The song about grandmas that I remember best from childhood involves the great dame drinking too much eggnog and getting run over by a reindeer on Christmas Eve. Here, let YouTube take you back:
Yet, according to the New York Times, that popular image needs an upgrade. In the revised version, Grandma wouldn't be getting into trouble by imbibing too much eggnog. She'd be too busy working. Given all the work that they do, post-menopausal women may actually be an evolutionary secret weapon.
"Today many women feel marginalized once they reach menopause," says the Times' Well blog. "But research suggests that far from being a burden to societies, grandmothers have played an important role in the evolution of human longevity. Studies of modern hunter-gatherers in Tanzania, Venezuela and Eastern Paraguay -- societies that offer insights into how humans evolved -- consistently show that Grandma is doing much of the work. Researchers have even measured the muscle strength of men and women in these communities and weighed the baskets and bundles carted around by them. Often, the scientists find, "women in their 60s are as strong as women in their 20s." For more on the grandmother hypothesis as conceived by anthropologist Kristen Hawkes of the University of Utah, click here.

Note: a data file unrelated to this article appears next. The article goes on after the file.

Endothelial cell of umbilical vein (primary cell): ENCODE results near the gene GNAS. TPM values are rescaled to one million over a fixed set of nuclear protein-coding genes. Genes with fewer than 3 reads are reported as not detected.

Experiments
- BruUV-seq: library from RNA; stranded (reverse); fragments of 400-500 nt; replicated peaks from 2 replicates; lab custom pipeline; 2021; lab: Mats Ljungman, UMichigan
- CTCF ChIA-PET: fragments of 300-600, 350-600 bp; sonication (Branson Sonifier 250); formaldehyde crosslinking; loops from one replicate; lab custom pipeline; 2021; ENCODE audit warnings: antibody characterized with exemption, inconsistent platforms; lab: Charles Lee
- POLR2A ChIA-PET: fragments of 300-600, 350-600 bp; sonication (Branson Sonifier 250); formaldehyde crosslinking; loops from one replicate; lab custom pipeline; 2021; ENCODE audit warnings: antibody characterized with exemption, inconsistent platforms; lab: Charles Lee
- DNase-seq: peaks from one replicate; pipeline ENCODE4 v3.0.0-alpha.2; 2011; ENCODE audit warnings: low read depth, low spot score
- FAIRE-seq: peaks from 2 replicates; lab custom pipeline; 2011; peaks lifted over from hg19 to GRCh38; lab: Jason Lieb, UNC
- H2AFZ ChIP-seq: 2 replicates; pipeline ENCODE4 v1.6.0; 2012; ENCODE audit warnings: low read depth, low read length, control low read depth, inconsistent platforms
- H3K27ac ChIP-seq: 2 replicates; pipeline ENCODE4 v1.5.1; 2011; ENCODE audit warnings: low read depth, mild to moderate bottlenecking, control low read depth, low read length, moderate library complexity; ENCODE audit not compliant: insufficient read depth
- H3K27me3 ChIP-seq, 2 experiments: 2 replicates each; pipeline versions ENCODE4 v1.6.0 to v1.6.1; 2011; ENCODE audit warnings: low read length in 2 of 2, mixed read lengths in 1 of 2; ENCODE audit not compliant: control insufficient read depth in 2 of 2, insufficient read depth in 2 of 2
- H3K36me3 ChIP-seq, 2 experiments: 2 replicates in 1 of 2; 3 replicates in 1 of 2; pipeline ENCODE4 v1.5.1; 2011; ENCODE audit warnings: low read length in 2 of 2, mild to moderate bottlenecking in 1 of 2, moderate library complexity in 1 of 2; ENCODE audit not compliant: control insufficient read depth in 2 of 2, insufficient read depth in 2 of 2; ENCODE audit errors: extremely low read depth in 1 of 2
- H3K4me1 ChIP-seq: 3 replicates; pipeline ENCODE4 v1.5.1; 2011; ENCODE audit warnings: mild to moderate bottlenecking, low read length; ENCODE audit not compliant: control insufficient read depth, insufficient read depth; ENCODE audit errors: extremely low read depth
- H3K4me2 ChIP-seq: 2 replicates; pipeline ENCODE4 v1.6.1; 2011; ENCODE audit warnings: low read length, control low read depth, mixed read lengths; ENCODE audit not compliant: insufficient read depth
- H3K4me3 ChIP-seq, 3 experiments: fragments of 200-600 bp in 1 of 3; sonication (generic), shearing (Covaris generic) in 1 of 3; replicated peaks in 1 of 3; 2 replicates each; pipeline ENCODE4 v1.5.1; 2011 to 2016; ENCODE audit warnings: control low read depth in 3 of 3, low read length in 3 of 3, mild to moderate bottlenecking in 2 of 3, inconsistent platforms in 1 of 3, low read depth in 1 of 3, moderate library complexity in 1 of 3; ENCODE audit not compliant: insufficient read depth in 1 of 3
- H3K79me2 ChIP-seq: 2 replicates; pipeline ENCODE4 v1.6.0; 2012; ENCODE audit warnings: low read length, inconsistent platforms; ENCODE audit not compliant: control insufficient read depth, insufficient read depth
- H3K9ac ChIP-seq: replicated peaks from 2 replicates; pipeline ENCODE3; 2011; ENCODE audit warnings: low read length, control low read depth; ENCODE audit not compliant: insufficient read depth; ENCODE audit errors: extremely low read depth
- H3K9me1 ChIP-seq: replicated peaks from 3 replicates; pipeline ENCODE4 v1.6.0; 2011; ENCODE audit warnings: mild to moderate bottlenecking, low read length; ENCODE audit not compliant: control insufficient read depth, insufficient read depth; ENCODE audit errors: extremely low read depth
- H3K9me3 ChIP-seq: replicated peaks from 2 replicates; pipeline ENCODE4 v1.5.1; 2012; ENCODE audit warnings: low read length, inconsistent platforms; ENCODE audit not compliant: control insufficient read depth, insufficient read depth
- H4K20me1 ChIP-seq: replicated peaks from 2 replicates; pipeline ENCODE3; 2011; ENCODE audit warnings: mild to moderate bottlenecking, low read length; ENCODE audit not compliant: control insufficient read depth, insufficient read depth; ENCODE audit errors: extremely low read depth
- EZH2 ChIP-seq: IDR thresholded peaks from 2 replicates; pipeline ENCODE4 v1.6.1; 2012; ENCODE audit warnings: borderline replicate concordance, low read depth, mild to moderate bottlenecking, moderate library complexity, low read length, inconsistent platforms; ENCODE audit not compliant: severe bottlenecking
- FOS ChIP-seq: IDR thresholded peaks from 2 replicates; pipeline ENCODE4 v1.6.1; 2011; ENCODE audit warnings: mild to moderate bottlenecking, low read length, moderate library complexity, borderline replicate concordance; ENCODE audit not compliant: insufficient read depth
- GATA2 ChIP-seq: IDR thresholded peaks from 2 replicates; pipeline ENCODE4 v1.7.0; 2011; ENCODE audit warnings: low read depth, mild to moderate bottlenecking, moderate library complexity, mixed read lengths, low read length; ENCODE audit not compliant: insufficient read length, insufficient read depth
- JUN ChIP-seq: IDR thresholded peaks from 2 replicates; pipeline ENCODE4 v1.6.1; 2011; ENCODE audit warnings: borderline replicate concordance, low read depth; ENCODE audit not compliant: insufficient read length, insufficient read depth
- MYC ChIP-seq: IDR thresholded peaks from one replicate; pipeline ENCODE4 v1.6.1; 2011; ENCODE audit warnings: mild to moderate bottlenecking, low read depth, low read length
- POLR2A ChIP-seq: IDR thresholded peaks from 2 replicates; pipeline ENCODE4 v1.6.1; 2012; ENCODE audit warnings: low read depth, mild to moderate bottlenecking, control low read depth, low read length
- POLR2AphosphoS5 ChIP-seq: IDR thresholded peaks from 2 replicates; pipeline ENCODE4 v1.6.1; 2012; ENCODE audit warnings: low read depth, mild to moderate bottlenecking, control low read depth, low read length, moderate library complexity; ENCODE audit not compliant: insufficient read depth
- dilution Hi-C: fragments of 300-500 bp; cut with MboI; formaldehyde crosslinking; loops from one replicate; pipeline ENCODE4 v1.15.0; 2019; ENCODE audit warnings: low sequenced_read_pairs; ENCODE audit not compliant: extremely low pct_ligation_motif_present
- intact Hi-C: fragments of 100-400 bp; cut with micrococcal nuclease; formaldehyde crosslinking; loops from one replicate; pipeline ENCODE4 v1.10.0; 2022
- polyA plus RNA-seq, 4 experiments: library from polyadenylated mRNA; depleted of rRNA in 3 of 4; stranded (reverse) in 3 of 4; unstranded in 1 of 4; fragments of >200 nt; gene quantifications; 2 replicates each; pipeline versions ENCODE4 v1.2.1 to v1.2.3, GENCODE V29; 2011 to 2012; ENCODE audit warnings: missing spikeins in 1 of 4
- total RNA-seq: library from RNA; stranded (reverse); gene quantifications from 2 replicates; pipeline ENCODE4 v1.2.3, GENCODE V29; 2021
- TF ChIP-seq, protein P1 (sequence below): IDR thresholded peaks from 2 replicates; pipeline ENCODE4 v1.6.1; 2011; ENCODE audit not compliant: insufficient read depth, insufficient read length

In modern societies, do we see traces of the edge that grandmas give in the thousands of hours of free childcare, endless gifts or fat college funds showered on grandchildren? Far from spending their dotages in a rocking chair taking it easy, these older women are doing a lot of work to help out the younger generations.
Positive spin: All hail, Grandma! What would we do without you? Kisses!
Negative spin: Grandma, I hope you weren't looking forward to kicking back during your retirement. Jeez, a woman's work really never is done.